To comprehend HP’s cloud computing strategy you have to first understand HP’s Matrix Blade System. HP announced the Matrix system in April of 2009 as a prepackaged fabric-based system. Because Matrix was designed as a packaged environment, it has become the lynch pin of HP’s cloud strategy.
So, what is Matrix? Within this environment, HP has pre-integrated servers, networking, storage, and software (primarily orchestration to customize workflow). In essence, Matrix is a Unified Computing System so that it supports both physical blades as well as virtual configurations. It includes a graphical command center console to manage resource pools, physical and virtual servers and network connectivity. On the software side, Matrix provides an abstraction layer that supports workload provisioning and workflow based policy management that can determine where workloads will run. The environment supports the VMware hypervisor, open source KVM, and Microsoft’s Hyper-V.
HP’s strategy is to combine this Matrix system, which it has positioned as its private cloud, with a public compute cloud. In addition, HP is incorporating its lifecycle management software and its security acquisitions as part of its overall cloud strategy. It is leveraging the HP services (formerly EDS) to offer a hosted private cloud and traditional outsourcing as part of an overall plan. HP is hoping to leveraging its services expertise in running large enterprise packaged software
There are three components to the HP cloud strategy:
- Cloud Services Automation
- Cloud Consulting Services
CloudSystem. What HP calls CloudSystem is, in fact, based on the Matrix blade system. The Matrix Blade System uses a common rack enclosure to support all the blades produced by HP. The Matrix is a packaging of is what HP calls an operating environment that includes provisioning software, virtualization, a self-service portal and management tools to manage resources pools. HP considers its public cloud services to be part of the CloudSystem. To provide a hybrid cloud computing environment, HP will offer compute public cloud services similar to what is available from Amazon EC2. When combined with the outsourcing services from HP Services, HP contends that it provides a common architectural framework across public, private, virtualized servers, and outsourcing. It includes what HP is calling cloud maps. Cloud maps are configuration templates based on HP’s acquisition of Stratavia, a database and application automation software company.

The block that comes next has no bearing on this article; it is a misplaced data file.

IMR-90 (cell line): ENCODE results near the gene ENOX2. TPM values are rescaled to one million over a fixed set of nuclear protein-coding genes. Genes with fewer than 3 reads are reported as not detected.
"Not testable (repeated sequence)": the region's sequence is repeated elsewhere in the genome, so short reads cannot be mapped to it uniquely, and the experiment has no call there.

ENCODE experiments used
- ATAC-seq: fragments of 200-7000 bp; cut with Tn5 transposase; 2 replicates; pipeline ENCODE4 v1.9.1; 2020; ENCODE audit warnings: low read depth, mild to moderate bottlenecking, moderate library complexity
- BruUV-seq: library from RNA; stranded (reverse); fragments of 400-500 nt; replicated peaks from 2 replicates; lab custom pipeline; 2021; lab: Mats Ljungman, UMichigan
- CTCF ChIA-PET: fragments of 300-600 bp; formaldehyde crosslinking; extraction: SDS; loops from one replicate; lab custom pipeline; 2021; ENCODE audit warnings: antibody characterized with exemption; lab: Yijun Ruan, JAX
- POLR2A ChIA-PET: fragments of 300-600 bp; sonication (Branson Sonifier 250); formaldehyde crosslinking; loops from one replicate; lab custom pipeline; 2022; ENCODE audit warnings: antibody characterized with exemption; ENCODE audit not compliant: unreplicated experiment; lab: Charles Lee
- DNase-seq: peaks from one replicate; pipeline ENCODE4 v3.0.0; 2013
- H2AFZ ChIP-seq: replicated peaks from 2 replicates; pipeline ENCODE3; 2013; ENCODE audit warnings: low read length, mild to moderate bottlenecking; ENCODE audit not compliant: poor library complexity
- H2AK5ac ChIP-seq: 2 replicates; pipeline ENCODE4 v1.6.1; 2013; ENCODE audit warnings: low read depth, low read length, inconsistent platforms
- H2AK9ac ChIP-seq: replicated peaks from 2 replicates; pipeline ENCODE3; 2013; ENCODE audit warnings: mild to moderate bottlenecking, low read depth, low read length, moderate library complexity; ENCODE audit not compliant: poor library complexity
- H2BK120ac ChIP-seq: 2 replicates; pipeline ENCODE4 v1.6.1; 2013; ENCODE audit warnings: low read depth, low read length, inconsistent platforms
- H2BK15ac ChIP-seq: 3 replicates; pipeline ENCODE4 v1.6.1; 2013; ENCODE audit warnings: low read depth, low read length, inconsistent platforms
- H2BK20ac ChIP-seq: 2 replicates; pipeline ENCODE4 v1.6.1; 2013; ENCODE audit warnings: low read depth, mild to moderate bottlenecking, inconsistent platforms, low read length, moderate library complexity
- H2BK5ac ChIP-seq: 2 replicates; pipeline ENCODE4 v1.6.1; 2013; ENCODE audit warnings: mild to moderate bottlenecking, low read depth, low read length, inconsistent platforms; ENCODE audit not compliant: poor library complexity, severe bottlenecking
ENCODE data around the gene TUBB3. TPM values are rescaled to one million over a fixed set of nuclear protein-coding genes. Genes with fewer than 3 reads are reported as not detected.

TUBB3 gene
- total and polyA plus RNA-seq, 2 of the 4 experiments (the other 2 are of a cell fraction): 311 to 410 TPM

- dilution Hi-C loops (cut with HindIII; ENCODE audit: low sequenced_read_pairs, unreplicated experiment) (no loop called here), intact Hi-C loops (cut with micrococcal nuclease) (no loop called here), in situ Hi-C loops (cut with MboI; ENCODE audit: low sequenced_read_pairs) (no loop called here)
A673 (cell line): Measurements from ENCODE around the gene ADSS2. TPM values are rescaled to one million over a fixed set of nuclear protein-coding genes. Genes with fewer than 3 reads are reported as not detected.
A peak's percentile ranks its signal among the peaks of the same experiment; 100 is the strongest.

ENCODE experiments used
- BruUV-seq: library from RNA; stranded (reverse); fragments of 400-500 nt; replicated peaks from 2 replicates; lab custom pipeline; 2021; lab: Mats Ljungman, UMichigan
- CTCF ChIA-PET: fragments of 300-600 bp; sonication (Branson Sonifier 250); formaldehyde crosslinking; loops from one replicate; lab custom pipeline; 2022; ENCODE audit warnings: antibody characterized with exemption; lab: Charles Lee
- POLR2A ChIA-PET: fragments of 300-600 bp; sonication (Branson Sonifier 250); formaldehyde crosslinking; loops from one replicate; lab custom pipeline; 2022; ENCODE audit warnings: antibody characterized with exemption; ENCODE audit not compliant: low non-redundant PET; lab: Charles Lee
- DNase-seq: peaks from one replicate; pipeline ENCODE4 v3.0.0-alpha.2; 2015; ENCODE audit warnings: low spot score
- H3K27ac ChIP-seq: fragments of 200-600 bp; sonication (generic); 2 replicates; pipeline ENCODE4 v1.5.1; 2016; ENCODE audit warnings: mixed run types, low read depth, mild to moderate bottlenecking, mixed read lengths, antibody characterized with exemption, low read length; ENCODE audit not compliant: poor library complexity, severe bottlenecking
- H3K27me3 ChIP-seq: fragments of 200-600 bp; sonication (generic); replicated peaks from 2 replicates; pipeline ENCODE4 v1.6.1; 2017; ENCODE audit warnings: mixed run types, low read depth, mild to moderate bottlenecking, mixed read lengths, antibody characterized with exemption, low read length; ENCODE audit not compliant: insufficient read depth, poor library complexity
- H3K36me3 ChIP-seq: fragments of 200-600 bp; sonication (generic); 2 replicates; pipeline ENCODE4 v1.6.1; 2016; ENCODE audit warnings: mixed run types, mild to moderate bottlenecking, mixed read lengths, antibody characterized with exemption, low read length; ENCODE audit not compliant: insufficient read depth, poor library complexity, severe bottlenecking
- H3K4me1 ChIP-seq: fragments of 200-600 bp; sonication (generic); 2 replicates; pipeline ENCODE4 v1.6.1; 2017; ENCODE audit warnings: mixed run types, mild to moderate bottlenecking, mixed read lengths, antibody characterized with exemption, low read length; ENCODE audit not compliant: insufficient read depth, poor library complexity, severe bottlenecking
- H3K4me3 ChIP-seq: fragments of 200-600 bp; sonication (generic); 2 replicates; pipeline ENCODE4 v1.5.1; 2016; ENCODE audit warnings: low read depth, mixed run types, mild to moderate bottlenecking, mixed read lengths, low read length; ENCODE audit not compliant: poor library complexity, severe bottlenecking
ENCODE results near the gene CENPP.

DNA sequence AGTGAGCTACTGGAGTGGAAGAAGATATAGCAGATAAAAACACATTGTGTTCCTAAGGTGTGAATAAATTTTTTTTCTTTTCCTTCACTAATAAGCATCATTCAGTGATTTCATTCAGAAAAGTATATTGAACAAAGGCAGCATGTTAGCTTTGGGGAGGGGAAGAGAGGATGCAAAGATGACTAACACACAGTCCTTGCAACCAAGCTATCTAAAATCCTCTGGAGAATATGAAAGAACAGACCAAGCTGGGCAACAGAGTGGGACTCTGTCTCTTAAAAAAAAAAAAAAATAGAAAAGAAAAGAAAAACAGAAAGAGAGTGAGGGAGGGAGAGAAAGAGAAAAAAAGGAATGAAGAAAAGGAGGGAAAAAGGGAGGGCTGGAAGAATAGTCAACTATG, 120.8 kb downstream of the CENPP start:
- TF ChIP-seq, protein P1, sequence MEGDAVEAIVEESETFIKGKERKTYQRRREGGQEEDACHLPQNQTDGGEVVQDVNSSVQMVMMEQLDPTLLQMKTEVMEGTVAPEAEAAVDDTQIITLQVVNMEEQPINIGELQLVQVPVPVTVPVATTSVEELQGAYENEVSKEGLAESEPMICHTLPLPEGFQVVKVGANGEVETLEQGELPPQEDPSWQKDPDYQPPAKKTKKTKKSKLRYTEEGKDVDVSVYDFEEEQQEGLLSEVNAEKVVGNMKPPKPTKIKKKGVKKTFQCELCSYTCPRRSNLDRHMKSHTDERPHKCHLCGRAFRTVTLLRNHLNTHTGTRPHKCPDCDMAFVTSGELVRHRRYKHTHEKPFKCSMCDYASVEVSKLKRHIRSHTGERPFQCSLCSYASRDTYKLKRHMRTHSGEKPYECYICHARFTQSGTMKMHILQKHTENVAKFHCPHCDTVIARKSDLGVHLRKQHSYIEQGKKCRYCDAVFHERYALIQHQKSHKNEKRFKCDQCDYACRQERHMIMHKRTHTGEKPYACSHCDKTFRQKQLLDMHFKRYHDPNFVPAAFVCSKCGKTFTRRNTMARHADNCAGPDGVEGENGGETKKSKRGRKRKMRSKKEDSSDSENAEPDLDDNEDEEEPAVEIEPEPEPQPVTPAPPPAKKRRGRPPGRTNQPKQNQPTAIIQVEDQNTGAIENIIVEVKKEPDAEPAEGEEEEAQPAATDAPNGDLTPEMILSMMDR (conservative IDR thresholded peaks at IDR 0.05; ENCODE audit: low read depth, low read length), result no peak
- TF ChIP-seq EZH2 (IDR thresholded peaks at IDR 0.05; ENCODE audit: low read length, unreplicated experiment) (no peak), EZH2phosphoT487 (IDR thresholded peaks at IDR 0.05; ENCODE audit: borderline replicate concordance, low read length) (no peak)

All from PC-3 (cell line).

Cloud Service Automation. The CloudSystem is intended to make use of Services Automation software called Cloud Service Automation (CSA). The components of CSA include a self-service portal that manages a service catalog. The service catalog describes each service that is intended to be used as part of the cloud environment. Within the catalog, the required service level is defined. In addition, the CSA can meter the use of services and can provide visibility to the performance of each service. A second capability is a cloud controller, based on the orchestration technology from HP’s Opsware acquisition. A third component, the resource manager provide provisioning and monitoring services. The objective of CSA is to provide end-to-end lifecycle management of the CloudSystem.
Cloud Consulting Services. HP is taking advantage of EDS’s experience in managing computing infrastructure as the foundation for its cloud consulting services offerings. HP also leverages its consulting services that were traditionally part of HP as well as services from EDS. Therefore, HP has deep experience in designing and running Cloud seminars and strategy engagements for customers.
From HP’s perspective, it is taking a hybrid approach to cloud computing. What does HP mean by Hybrid? Basically, HP’s hybrid strategy includes the combination of the CloudSystem – a hardware-based private cloud, its own public compute services, and traditional outsourcing.